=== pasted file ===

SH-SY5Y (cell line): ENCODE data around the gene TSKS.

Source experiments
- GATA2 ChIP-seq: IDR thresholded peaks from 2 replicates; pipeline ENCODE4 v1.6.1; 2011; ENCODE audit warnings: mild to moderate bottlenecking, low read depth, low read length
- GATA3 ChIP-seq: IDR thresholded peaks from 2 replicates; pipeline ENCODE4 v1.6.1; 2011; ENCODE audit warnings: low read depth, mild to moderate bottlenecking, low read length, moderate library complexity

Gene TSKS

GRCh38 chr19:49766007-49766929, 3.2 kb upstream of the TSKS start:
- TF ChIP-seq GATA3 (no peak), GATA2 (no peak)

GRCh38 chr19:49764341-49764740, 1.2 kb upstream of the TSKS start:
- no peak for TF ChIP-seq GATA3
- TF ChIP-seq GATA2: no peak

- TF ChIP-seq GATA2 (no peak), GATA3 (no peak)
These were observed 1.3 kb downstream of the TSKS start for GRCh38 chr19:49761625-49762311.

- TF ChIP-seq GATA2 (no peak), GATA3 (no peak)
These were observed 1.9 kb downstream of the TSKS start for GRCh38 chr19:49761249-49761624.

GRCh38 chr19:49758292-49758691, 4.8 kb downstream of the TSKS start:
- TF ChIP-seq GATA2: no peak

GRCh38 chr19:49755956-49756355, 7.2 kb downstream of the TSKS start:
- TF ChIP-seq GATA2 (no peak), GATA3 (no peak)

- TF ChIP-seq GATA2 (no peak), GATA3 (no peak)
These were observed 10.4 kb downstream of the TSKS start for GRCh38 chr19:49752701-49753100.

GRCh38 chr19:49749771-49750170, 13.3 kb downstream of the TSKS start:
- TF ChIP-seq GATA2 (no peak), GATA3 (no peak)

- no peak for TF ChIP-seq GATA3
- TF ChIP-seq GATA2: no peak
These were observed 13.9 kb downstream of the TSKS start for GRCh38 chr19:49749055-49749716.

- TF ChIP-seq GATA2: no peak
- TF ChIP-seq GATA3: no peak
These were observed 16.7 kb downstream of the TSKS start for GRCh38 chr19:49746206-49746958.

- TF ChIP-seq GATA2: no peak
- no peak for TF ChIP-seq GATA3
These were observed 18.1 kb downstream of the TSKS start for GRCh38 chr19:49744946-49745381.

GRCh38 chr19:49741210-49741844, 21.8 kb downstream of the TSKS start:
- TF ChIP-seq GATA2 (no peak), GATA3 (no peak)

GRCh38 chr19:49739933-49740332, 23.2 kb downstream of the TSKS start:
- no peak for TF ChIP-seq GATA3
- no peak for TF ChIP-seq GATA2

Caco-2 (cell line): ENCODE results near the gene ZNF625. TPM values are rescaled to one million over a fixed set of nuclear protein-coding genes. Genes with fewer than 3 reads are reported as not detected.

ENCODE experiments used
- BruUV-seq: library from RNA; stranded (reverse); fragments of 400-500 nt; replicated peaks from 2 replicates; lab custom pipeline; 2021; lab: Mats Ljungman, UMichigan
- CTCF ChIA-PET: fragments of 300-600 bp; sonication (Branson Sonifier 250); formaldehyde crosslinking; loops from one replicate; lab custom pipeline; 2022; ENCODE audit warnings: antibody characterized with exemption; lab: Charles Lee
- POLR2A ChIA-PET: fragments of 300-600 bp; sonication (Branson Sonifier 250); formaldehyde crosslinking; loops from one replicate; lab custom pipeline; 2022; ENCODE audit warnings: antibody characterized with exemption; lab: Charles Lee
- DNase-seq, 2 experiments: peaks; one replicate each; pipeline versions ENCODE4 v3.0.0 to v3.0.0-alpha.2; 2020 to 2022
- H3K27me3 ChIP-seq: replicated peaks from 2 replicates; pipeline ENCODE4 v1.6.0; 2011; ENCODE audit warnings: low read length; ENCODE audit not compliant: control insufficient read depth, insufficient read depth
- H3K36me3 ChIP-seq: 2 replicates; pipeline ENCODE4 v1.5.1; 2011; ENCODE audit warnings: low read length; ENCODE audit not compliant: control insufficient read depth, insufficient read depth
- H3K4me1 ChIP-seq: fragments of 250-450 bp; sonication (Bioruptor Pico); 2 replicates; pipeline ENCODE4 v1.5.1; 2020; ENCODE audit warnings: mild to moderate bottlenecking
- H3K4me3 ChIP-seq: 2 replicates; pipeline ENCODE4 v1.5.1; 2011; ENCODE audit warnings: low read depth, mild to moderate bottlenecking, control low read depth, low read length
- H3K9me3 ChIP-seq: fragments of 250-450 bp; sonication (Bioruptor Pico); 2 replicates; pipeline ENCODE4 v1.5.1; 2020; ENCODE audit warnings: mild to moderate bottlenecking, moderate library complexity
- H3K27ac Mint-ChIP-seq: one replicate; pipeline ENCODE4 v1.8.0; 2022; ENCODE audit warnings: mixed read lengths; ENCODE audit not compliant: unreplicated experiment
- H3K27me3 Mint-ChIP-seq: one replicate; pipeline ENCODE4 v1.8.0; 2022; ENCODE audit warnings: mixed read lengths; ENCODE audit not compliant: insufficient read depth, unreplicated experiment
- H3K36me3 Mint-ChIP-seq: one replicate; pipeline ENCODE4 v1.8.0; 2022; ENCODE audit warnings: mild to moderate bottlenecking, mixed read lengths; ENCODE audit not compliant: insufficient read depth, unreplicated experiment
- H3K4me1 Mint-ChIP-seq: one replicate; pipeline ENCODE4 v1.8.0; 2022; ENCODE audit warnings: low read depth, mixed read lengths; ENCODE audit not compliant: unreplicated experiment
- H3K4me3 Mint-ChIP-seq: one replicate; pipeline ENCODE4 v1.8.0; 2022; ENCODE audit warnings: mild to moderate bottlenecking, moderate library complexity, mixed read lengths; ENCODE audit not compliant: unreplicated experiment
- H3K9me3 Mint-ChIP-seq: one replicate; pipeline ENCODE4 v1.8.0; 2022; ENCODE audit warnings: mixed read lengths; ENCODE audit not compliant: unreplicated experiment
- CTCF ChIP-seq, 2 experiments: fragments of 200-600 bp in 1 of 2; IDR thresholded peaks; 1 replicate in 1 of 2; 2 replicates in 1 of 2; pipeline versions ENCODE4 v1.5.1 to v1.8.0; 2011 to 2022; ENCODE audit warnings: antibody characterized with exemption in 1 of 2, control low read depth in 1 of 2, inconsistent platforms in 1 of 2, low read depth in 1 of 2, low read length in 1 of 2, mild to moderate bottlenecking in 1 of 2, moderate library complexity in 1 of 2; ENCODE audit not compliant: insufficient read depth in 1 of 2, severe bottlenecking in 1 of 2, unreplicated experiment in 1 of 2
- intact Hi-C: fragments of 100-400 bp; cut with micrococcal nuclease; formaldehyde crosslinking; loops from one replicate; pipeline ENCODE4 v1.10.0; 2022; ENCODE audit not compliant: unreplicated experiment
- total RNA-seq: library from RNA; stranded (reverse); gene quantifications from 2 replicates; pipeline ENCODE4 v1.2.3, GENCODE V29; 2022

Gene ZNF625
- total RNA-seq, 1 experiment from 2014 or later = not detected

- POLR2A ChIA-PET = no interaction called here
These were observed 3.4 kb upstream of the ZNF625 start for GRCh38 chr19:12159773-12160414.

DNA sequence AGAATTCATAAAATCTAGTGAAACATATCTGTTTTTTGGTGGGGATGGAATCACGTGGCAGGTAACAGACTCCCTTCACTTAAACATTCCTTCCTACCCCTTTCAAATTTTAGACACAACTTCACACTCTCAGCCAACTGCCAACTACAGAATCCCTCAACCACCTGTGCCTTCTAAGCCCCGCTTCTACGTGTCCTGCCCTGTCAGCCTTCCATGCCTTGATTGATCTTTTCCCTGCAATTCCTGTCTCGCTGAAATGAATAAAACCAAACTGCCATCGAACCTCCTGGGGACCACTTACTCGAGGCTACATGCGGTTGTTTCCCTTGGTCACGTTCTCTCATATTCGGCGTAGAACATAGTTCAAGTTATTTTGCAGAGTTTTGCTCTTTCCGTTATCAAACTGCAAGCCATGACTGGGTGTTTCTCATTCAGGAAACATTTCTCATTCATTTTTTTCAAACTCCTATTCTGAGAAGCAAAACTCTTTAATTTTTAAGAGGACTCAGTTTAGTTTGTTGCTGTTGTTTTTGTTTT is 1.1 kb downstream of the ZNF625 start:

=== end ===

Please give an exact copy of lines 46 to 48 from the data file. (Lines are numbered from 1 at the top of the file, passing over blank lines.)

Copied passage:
- H3K4me3 ChIP-seq: 2 replicates; pipeline ENCODE4 v1.5.1; 2011; ENCODE audit warnings: low read depth, mild to moderate bottlenecking, control low read depth, low read length
- H3K9me3 ChIP-seq: fragments of 250-450 bp; sonication (Bioruptor Pico); 2 replicates; pipeline ENCODE4 v1.5.1; 2020; ENCODE audit warnings: mild to moderate bottlenecking, moderate library complexity
- H3K27ac Mint-ChIP-seq: one replicate; pipeline ENCODE4 v1.8.0; 2022; ENCODE audit warnings: mixed read lengths; ENCODE audit not compliant: unreplicated experiment